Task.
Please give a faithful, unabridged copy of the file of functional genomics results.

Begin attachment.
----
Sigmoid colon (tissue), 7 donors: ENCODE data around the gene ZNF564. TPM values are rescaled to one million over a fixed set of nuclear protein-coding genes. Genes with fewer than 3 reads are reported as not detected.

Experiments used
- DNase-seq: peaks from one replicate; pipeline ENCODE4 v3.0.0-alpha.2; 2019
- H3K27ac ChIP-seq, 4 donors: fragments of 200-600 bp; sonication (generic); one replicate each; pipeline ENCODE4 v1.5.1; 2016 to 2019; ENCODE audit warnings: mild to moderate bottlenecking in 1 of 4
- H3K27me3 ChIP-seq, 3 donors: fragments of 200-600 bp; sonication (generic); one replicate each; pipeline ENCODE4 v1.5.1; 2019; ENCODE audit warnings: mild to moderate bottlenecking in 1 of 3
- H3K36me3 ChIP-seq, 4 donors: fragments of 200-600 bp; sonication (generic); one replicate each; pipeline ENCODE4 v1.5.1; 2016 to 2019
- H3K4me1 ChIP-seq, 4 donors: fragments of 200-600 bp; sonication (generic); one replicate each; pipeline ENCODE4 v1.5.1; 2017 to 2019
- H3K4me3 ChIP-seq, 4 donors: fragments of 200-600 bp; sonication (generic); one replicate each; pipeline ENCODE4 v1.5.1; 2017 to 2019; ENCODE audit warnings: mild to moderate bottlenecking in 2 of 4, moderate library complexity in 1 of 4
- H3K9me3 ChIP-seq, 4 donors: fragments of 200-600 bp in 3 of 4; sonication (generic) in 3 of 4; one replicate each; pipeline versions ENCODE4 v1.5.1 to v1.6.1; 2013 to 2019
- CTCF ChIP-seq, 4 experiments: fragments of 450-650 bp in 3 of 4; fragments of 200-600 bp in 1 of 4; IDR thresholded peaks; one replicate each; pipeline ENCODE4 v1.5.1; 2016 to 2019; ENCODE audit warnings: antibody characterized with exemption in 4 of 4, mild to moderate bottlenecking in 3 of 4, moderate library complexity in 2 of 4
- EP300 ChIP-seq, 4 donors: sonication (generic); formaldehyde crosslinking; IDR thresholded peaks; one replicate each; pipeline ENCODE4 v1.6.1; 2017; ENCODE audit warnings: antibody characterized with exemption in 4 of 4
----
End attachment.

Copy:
Sigmoid colon (tissue), 7 donors: ENCODE data around the gene ZNF564. TPM values are rescaled to one million over a fixed set of nuclear protein-coding genes. Genes with fewer than 3 reads are reported as not detected.

Experiments used
- DNase-seq: peaks from one replicate; pipeline ENCODE4 v3.0.0-alpha.2; 2019
- H3K27ac ChIP-seq, 4 donors: fragments of 200-600 bp; sonication (generic); one replicate each; pipeline ENCODE4 v1.5.1; 2016 to 2019; ENCODE audit warnings: mild to moderate bottlenecking in 1 of 4
- H3K27me3 ChIP-seq, 3 donors: fragments of 200-600 bp; sonication (generic); one replicate each; pipeline ENCODE4 v1.5.1; 2019; ENCODE audit warnings: mild to moderate bottlenecking in 1 of 3
- H3K36me3 ChIP-seq, 4 donors: fragments of 200-600 bp; sonication (generic); one replicate each; pipeline ENCODE4 v1.5.1; 2016 to 2019
- H3K4me1 ChIP-seq, 4 donors: fragments of 200-600 bp; sonication (generic); one replicate each; pipeline ENCODE4 v1.5.1; 2017 to 2019
- H3K4me3 ChIP-seq, 4 donors: fragments of 200-600 bp; sonication (generic); one replicate each; pipeline ENCODE4 v1.5.1; 2017 to 2019; ENCODE audit warnings: mild to moderate bottlenecking in 2 of 4, moderate library complexity in 1 of 4
- H3K9me3 ChIP-seq, 4 donors: fragments of 200-600 bp in 3 of 4; sonication (generic) in 3 of 4; one replicate each; pipeline versions ENCODE4 v1.5.1 to v1.6.1; 2013 to 2019
- CTCF ChIP-seq, 4 experiments: fragments of 450-650 bp in 3 of 4; fragments of 200-600 bp in 1 of 4; IDR thresholded peaks; one replicate each; pipeline ENCODE4 v1.5.1; 2016 to 2019; ENCODE audit warnings: antibody characterized with exemption in 4 of 4, mild to moderate bottlenecking in 3 of 4, moderate library complexity in 2 of 4
- EP300 ChIP-seq, 4 donors: sonication (generic); formaldehyde crosslinking; IDR thresholded peaks; one replicate each; pipeline ENCODE4 v1.6.1; 2017; ENCODE audit warnings: antibody characterized with exemption in 4 of 4